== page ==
A new report offers more evidence that people are driving less.
The analysis of data from the Federal Highway Administration, the Federal Transit Administration and the Census Bureau shows that the decline in per-capita driving is occurring in a wide variety of regions.
The new analysis, by the U.S. Public Interest Research Group, is the first city-level look at Americans' driving patterns. It reviewed miles-driven data for the nation's 100 most populous urban areas — home to more than half of the nation's population — and found that the average number of miles driven per resident fell in nearly three-quarters of the cities where up-to-date and accurate data were available. The drop occurred in 54 of the 74 cities with good data.
The report concludes that the average American drives 7.6% fewer miles today than in 2004, when per-capita driving peaked.
"I think the economy's going to have something to do with it, but there's a more profound kind of shift in travel practices," says Phineas Baxandall, senior analyst at U.S. PIRG. "If this was really something produced by the economy, you would expect the cities with the biggest reductions in driving to have the biggest increases in unemployment and poverty. But you find just the opposite. The cities that had the biggest decreases in driving were hit less hard by the economic downturn."
The analysis also found that most urban areas saw increases in public transit use and in bicycle commuting: The proportion of residents bicycling to work increased in 85 of 100 cities between 2000 and the end of the decade; the number of passenger miles traveled per capita on transit increased in 60 of 98 large cities between 2005 and 2010.
Several researchers have documented the drop in driving.
Another group of researchers, including Robert Foss, director of the Center for the Study of Young Drivers at the University of North Carolina, maintains that there is no evidence to indicate that the drop in driving is not primarily driven by economic factors.
"Looking back to the invention of the automobile, what you see is when there is an economic recession in the United States, there is a very clear drop in miles driven and in motor vehicle deaths and injuries," Foss says.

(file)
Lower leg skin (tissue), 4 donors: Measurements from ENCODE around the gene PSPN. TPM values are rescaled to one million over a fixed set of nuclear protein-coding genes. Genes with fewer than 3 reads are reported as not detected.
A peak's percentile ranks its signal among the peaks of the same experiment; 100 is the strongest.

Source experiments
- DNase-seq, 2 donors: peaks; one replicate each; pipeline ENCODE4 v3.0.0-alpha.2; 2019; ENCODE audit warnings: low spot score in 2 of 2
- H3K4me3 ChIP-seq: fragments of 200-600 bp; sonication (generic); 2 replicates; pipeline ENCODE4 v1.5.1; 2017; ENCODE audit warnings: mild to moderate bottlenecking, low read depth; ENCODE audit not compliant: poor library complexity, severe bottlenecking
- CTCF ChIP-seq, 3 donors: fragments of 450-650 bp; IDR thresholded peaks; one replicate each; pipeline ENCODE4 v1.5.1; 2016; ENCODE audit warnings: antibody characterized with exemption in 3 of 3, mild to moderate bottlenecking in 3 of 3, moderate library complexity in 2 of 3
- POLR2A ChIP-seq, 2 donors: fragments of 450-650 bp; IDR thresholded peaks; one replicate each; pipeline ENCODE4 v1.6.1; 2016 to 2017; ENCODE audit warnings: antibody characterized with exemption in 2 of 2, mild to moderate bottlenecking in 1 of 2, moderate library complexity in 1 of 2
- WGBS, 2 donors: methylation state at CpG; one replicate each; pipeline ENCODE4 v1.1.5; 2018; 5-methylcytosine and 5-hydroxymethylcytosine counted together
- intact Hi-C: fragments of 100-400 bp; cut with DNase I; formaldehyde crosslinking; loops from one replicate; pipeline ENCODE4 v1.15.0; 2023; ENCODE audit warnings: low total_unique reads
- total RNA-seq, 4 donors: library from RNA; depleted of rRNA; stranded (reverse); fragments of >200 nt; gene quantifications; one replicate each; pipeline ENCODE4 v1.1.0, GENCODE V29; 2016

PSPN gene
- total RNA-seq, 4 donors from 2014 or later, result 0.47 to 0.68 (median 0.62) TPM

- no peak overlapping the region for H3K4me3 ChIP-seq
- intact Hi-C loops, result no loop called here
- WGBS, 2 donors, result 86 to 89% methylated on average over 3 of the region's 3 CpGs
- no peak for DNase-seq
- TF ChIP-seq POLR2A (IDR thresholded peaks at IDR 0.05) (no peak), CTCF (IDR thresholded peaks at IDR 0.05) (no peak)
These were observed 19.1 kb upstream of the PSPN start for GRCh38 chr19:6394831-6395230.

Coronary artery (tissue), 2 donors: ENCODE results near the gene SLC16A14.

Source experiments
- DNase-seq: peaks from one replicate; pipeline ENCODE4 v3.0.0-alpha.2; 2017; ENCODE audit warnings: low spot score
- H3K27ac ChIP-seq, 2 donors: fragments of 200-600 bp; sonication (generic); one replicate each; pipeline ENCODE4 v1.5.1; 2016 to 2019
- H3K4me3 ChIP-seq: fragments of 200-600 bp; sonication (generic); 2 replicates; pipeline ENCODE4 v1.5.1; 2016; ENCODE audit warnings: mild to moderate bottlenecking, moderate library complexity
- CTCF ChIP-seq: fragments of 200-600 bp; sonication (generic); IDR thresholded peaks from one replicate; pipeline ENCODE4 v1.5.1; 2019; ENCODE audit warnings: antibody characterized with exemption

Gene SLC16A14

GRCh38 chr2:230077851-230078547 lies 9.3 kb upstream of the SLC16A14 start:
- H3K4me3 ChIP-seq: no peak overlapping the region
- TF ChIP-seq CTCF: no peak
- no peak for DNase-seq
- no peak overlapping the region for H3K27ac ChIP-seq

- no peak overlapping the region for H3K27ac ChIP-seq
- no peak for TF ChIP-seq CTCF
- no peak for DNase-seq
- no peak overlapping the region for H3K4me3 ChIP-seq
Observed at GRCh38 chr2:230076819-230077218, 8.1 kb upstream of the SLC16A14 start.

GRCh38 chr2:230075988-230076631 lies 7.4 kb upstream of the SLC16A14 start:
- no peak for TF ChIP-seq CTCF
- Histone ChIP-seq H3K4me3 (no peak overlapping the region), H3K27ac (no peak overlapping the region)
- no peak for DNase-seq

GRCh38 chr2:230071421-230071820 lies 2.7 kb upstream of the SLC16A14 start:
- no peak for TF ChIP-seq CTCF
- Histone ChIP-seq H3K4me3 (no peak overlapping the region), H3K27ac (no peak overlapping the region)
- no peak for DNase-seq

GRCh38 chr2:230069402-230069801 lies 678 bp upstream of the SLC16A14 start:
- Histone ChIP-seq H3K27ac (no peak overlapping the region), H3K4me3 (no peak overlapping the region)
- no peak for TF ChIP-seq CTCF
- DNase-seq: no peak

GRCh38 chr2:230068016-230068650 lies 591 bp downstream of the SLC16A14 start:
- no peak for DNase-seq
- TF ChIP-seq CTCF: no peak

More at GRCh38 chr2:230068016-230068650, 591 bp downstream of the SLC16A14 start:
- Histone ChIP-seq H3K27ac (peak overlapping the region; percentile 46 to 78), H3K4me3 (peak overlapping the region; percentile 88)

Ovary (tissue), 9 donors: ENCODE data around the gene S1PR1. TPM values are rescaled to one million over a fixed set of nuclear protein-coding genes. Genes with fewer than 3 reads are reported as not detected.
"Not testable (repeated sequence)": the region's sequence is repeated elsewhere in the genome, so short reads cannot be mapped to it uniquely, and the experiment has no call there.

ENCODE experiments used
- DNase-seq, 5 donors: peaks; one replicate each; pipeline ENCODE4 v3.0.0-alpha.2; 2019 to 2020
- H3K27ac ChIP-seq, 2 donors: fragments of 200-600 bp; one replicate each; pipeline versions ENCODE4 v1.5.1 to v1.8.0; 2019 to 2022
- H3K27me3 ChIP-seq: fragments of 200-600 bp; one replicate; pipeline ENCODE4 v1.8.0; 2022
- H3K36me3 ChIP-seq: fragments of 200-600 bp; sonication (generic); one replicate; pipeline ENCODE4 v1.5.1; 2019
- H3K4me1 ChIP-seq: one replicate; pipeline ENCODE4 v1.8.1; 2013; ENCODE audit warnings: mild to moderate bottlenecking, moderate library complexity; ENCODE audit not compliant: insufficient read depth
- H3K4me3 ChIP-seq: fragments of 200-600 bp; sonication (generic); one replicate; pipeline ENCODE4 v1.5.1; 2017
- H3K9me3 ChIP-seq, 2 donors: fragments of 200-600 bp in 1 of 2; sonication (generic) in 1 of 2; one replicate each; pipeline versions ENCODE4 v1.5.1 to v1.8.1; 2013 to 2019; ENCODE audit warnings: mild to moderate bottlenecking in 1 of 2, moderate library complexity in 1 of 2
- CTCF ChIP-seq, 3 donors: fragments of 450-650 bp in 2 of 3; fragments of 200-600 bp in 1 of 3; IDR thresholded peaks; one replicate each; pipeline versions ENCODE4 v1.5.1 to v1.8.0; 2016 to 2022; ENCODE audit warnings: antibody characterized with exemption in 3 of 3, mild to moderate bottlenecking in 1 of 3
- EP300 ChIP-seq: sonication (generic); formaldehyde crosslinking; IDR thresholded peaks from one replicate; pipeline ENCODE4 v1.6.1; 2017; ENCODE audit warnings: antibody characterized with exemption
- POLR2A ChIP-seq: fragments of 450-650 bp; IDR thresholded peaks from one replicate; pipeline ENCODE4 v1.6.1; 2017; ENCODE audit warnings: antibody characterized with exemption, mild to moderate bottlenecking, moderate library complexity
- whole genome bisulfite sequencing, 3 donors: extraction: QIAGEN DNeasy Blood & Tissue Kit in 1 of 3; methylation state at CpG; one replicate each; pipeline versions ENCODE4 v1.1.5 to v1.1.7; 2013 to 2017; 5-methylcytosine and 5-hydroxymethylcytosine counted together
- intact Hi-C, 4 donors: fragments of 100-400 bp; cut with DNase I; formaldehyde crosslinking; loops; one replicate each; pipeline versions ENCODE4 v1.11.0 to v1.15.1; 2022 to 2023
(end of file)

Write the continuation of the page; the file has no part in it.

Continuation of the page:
Says Robert Poole, director of transportation policy at the libertarian Reason Foundation: "The evidence is very weak that that (a major shift in driving) has occurred. It looks to me like this is primarily driven by the economy."
According to the most recent vehicle-miles-traveled data from the Federal Highway Administration, cumulative driving for the first nine months of 2013 is up 0.4% over the first nine months of 2012.
"This 0.4% growth is less than typical population growth, so we can expect another year of declining driving per person," Baxandall says. "This will be the eighth year in a row of decline after six decades of almost constant annual increases in per-capita VMT."
Partly as a response to the drop in driving, U.S. Rep. Earl Blumenauer, an Oregon Democrat, and representatives from the U.S. Chamber of Commerce, the AFL-CIO, the American Society of Civil Engineers and the American Public Transportation Association are holding a news conference in Washington, D.C., on Wednesday to push Blumenauer's new bill to increase the federal gas tax. "As fuel efficiency rises and the miles driven levels off, the revenue from the gas tax falls," says Patrick Malone, Blumenauer's spokesman. "So not only are people driving less, but they are using less fuel per mile, which means less funding for (roads and bridges)."